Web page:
Science says a poo transplant taken through the nose works better than antibiotics

A public art installation to mark World Toilet Day in San Francisco. Justin Sullivan/Getty Images

It’s not for the squeamish but there’s a relatively new medical procedure called faecal transplanting which is outperforming antibiotics against severe infections.

Doctors essentially take poo from a healthy person, freeze it, liquidise it in a blender, then add it to a sick person’s bowel either by a tube through the nose or via the rectum.

The method, which colonises the gut with healthy bacteria, has a 85% success rate against life-threatening infections such as Clostridium compared to only 20% for standard antibiotic treatment.

Australian regulators are yet to make a decision on the use of faecal transplants but local clinics are reportedly offering the procedure.

A report in the British journal The BMJ says long term trials and monitoring are urgently needed to provide sensible advice to patients.

However, so far few adverse effects are being reported after more than 7000 transplants.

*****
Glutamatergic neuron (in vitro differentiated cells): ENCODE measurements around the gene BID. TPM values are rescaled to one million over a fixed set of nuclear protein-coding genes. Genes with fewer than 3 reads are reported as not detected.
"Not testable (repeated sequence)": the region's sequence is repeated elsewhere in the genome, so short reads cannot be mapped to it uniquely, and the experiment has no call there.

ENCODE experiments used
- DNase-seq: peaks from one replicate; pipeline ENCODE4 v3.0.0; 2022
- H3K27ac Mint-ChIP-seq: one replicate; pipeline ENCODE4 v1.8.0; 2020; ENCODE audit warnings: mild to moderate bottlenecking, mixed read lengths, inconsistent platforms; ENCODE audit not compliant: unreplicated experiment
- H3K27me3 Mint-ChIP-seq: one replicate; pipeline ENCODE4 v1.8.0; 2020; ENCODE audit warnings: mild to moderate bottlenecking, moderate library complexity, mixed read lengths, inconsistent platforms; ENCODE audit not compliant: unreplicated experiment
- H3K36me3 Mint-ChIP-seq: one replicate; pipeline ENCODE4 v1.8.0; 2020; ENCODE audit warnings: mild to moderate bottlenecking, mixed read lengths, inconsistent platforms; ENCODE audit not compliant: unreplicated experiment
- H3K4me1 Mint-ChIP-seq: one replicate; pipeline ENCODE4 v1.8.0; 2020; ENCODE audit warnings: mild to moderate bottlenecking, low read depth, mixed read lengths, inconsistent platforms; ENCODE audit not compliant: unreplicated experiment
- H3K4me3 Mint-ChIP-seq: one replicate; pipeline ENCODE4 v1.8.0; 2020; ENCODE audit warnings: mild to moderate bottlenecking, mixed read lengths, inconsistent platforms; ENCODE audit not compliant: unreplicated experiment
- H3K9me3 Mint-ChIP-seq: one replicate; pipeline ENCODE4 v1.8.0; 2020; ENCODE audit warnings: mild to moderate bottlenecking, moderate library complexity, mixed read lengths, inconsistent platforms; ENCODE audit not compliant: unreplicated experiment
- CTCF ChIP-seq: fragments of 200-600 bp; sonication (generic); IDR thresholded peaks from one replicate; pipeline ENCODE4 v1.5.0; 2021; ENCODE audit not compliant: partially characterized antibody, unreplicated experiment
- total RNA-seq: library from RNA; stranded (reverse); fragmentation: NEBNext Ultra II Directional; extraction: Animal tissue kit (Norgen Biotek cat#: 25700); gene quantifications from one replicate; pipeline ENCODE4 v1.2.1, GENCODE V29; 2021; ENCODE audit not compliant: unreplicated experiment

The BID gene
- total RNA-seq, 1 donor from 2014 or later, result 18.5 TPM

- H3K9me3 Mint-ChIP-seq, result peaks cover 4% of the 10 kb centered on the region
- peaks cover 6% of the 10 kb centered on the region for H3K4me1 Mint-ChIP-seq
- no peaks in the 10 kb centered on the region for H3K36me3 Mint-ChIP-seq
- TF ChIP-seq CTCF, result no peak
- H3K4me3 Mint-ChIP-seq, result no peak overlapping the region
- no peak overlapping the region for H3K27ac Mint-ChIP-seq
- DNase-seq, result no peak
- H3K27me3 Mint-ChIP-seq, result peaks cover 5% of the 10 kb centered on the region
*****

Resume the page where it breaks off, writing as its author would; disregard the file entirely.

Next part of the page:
And the transplants seem relatively safe for elderly patients and those with impaired immune systems, say Professor Tim Spector from King’s College London and Professor Rob Knight from the University of California San Diego.

More than 500 centres in the US now offer faecal transplantation, with most using frozen donations from the not-for-profit stool bank organisation, OpenBiome, in Boston. The UK regulator (MRHA) has temporarily classed faecal transplants as a medicinal product.

Faecal transplantation is also being tested for other conditions including obesity, diabetes, irritable bowel syndrome and colitis.

However, Spector and Knight say claims that faecal transplantation could be a cure-all for many diseases are probably too optimistic.

And there are risks of infection. And the transfer of microbes to a new host could include transferring susceptibility to obesity and even mental illness.

“These possible risks suggest that faecal transplantation, although an exciting new tool, should be carefully monitored and refined to include most of the key beneficial microbes,” Spector and Knight write in the BMJ.

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